• November 19, 2014

    4 Lessons For Health Providers From Walgreen Privacy Ruling

    In upholding a $1.4 million verdict against Walgreen Co. last week, an Indiana appeals court became the first court nationwide to find a health care provider liable for an employee's illegal scouring of customer medical records. Here, attorneys share several lessons employers should take from the case to help them avoid a similar fate.

  • November 19, 2014

    Winstead Covered Up Think Tank Sex Scandal, Suit Claims

    Winstead PC and its former chairman were sued for malpractice in Dallas state court by a think tank that alleges the firm improperly settled a sexual harassment claim without informing the board, in a scandal that ended with the firing of the policy group’s CEO.

  • November 19, 2014

    NFL, Class Counsel Urge Approval Of Concussion Deal

    National Football League attorneys and class counsel on Wednesday pushed a Pennsylvania federal judge to approve a landmark class action settlement over concussion litigation, amid objections from certain former players and family that the deal did not properly cover a key degenerative brain disorder.

  • November 19, 2014

    Hobby Lobby Can't Block New ACA Rules, Judge Says

    An Oklahoma federal judge on Tuesday refused to require that new Affordable Care Act regulations related to birth control be proven valid under the U.S. Supreme Court’s Hobby Lobby decision before they can take effect, saying that they weren’t at issue in the high-profile case.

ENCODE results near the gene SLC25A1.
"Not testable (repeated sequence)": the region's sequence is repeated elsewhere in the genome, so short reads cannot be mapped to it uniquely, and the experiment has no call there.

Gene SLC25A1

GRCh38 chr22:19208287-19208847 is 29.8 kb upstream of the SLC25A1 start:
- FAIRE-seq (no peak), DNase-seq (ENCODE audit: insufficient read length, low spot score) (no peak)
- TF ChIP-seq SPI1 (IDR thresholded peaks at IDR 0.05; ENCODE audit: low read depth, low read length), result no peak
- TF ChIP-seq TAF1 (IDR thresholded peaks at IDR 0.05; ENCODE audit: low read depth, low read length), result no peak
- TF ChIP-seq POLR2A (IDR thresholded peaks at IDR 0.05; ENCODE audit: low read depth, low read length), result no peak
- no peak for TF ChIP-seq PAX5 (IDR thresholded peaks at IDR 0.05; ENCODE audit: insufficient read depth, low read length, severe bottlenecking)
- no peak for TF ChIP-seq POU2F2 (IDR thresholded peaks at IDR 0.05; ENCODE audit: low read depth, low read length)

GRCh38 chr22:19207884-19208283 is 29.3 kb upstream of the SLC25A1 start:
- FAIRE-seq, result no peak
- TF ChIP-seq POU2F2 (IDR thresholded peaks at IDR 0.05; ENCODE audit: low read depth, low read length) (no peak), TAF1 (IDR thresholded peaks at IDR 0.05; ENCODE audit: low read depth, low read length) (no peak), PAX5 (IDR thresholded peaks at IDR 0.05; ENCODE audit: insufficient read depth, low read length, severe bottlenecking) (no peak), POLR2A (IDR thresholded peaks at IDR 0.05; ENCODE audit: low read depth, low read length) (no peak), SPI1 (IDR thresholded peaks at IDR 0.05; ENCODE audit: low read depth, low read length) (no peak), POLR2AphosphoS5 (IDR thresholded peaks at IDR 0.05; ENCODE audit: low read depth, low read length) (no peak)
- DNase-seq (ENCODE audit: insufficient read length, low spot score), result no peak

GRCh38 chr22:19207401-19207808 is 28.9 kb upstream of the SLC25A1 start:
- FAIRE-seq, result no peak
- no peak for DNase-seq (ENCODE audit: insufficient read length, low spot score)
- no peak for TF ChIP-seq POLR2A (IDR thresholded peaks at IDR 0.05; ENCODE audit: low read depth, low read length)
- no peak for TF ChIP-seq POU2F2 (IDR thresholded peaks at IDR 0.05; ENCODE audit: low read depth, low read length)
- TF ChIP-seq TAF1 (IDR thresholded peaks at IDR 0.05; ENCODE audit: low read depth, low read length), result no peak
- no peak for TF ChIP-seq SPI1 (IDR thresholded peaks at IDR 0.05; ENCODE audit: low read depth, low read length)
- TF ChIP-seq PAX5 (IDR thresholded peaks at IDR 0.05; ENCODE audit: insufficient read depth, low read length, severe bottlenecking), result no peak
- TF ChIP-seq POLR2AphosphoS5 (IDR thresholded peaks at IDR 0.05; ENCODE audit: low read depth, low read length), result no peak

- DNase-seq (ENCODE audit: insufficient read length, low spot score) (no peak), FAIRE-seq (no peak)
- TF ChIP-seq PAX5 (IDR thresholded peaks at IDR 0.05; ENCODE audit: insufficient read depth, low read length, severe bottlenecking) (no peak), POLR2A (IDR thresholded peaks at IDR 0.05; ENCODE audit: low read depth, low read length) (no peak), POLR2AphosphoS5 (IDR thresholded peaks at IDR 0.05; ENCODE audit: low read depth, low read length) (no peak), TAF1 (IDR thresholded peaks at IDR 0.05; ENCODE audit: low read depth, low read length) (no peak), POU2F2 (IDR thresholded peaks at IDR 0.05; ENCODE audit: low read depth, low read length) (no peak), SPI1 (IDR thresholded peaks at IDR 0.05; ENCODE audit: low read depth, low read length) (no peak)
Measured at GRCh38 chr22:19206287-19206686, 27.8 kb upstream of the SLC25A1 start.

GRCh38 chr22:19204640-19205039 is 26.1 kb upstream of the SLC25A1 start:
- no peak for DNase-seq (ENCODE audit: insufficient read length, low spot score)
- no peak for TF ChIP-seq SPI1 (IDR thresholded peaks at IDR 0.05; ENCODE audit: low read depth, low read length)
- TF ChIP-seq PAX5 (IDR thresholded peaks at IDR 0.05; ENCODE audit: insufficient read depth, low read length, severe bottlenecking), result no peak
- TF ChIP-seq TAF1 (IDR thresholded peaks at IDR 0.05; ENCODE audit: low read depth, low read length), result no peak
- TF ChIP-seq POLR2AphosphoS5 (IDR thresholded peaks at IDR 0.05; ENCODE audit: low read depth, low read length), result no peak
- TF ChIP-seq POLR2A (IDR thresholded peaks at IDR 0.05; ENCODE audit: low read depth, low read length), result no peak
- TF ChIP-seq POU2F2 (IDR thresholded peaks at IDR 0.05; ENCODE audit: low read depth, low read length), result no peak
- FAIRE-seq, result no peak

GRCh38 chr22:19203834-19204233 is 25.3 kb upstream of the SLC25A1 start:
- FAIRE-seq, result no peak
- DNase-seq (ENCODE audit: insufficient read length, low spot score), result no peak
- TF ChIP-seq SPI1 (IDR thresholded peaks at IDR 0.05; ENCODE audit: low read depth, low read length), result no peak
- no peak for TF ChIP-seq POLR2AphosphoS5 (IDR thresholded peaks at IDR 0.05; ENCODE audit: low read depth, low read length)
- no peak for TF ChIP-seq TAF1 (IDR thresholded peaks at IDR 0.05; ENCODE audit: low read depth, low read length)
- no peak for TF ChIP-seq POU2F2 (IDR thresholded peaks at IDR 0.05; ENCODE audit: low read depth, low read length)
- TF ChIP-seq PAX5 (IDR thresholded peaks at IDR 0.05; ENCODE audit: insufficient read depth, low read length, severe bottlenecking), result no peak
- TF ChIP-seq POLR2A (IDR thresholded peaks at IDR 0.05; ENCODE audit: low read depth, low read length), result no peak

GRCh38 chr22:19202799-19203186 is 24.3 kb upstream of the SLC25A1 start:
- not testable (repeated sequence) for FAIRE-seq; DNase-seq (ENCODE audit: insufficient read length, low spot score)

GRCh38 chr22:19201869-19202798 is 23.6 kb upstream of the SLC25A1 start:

• November 19, 2014

    Juice Co. Sues Ex-COO For Poaching Workers For Startup

    A raw food, juice and smoothie company accused its former chief operations officer on Tuesday of trying to steal away four top-level managers for his rival startup, alleging in New York state court that the executive offered them equity in the new venture.

  • November 19, 2014

    DuPont Hit With Two Suits After Chemical Leak Deaths

    The families of two DuPont Co. employees killed Saturday after a chemical release at the company’s plant in La Porte, Texas, filed negligence suits against DuPont in Texas state court this week and are requesting injunctions that would bar DuPont from destroying evidence.

  • November 19, 2014

    United Health Likely Can't Duck Patients' ERISA Action

    A California federal judge on Wednesday said he'd likely refuse to toss a proposed class action accusing United Behavioral Health of instituting mental health coverage assessments that violate the Employee Retirement Income Security Act, saying he needs to see more evidence before deciding whether the claims are viable.

  • November 19, 2014

    3rd Circ. Mulls ACA Contraceptive Opt-Out's Religious Burden

    A Third Circuit panel questioned Wednesday whether the First Amendment rights of religious employers, including two Pennsylvania Catholic dioceses, were substantially burdened by an Affordable Care Act provision that allows them to avoid providing contraceptive coverage to female employees while also ensuring workers get access to the services.